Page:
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By John Cote and Jessica Kwong

The gloves are off in the lieutenant governor's race, with Mayor Gavin Newsom launching a radio ad that attacks Republican incumbent Abel Maldonado for pledging not to raise taxes, then supporting "the biggest tax increase in California history" and voting to cut funding to public schools. How can the Castro Street community and GLBT neighborhood in San Francisco decide which side of the fence to sit?

The 60-second spot airing across the state include the Castro District and San Francisco doesn't even mention Newsom by name until the very end, to say his campaign paid for it.

Instead, it presents a couple sitting down over breakfast talking about who they wouldn't want in the state's No. 2 post - a job many people know little about. Gay San Franciscan’s wonder why this is the message.

One guess who they don't like: Abel Maldonado, "a career Sacramento legislator who hasn't been straight with us on either budget or taxes."

The negative tone was expected. Maldonado fired first, at a state GOP convention in August, with a scathing, if deceptive, video accusing Newsom of creating the mother of all nanny states.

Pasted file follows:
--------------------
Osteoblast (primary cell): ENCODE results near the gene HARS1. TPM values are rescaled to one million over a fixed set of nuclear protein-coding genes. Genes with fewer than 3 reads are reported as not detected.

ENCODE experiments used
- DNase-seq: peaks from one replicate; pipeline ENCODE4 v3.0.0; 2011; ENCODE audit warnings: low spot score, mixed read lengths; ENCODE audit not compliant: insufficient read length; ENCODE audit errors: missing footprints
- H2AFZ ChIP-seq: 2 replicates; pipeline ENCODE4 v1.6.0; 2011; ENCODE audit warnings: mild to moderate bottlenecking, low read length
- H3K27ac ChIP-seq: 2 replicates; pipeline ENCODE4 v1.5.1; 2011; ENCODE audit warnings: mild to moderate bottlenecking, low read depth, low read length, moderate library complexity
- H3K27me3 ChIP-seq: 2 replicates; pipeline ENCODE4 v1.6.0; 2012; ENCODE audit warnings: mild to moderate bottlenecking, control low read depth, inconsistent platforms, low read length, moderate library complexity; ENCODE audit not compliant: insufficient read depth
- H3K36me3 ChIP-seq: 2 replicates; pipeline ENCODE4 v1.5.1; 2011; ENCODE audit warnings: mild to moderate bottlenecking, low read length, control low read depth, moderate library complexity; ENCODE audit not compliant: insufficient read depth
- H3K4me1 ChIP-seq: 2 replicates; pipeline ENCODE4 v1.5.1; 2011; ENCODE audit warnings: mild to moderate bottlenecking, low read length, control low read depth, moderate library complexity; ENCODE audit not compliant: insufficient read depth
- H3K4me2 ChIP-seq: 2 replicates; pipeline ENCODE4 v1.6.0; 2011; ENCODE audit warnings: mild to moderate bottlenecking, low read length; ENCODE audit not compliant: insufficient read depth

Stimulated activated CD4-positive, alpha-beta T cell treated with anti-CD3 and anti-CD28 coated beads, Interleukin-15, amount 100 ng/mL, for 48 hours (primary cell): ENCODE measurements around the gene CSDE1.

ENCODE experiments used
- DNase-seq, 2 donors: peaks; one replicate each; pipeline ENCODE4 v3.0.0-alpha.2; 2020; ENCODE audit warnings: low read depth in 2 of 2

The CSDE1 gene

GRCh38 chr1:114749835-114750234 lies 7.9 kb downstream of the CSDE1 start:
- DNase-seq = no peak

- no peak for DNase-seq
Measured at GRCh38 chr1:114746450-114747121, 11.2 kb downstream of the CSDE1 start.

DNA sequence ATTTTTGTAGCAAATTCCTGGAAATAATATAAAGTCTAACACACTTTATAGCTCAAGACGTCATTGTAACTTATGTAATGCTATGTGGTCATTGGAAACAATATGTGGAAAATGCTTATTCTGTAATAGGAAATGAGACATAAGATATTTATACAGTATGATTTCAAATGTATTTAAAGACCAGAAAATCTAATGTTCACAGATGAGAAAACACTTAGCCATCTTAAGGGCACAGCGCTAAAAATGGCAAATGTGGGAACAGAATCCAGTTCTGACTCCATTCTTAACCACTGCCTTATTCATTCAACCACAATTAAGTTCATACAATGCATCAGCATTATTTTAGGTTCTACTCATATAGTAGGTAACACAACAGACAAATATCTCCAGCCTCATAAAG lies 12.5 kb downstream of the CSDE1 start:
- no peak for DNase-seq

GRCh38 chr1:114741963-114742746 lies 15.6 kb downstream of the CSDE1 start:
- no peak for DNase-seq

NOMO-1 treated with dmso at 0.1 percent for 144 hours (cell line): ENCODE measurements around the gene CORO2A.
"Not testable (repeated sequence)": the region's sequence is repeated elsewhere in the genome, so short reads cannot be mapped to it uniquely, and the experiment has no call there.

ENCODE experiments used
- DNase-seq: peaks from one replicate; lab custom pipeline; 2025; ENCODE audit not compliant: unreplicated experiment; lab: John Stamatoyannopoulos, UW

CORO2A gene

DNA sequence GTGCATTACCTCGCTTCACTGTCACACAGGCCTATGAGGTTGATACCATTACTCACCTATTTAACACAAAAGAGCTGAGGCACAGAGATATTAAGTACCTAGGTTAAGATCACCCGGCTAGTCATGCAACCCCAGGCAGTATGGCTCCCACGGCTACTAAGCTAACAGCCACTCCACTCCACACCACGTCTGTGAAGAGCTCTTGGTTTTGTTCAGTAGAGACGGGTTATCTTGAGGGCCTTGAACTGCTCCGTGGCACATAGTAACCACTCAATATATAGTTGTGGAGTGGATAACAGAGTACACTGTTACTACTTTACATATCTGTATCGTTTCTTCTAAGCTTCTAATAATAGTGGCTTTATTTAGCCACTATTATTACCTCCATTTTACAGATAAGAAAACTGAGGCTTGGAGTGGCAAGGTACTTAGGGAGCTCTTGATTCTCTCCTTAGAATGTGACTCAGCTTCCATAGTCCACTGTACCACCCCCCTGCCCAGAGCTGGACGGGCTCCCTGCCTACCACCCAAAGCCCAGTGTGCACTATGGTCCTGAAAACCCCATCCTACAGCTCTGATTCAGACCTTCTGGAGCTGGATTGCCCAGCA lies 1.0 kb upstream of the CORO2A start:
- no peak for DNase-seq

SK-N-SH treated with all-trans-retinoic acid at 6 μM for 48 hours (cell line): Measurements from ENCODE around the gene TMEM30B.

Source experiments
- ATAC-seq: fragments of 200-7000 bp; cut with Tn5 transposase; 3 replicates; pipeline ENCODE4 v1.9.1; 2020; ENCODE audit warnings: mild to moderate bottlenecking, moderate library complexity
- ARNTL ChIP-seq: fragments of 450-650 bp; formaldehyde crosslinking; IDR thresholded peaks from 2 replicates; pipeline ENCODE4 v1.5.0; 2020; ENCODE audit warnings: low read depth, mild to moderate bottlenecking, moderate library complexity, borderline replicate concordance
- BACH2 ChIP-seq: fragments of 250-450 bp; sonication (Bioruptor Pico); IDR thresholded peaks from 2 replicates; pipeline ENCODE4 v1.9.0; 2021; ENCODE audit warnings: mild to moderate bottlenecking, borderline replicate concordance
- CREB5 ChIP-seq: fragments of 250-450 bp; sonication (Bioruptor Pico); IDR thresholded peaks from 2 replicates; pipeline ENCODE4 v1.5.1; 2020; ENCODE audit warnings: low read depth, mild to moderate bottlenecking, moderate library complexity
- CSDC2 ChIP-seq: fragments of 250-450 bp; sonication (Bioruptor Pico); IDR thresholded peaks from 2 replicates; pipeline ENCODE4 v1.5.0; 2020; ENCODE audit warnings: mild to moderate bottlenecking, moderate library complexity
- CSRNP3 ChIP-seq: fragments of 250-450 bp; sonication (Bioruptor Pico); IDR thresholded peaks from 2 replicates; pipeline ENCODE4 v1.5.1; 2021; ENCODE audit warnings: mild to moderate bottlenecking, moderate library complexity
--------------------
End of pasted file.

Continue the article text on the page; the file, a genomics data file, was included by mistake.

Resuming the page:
Newsom has said Maldonado's 12-year record in the Legislature is rich with campaign fodder.

The two sides have been sniping in recent weeks, with Newsom's camp sending out e-mails asking "Where's Maldo?" on a host of topics, including whether he supports Prop. 23, which would suspend the state's landmark greenhouse gas reduction law. (Maldonado's camp now says he does not support Prop. 23.)

Maldonado has countered by blasting Newsom famous for sanctioning Gay residents and our own Castro District couples for marriage.

With a new Field Poll showing Newsom with a four-point lead, a virtual dead heat given the poll's 4.1-percentage-point margin of error, Maldonado's camp said Newsom is worried. Castro Street must look ahead and figure out what is best for the gay neighborhood.

"To tackle the state budget problem, Abel Maldonado made tough decisions to prevent the state's fiscal situation from getting even worse," Maldonado campaign manager Brandon Gesicki said. "He pushed for a balance of cuts and tax hikes and for reforms such as a spending cap."

Gesicki called Newsom a hypocrite for attacking Prop. 1A, a "critical part of the budget package" that would have extended $16 billion in tax increases on sales, income and cars. Voters rejected it.

Newsom at the time said he backed the measure "grudgingly."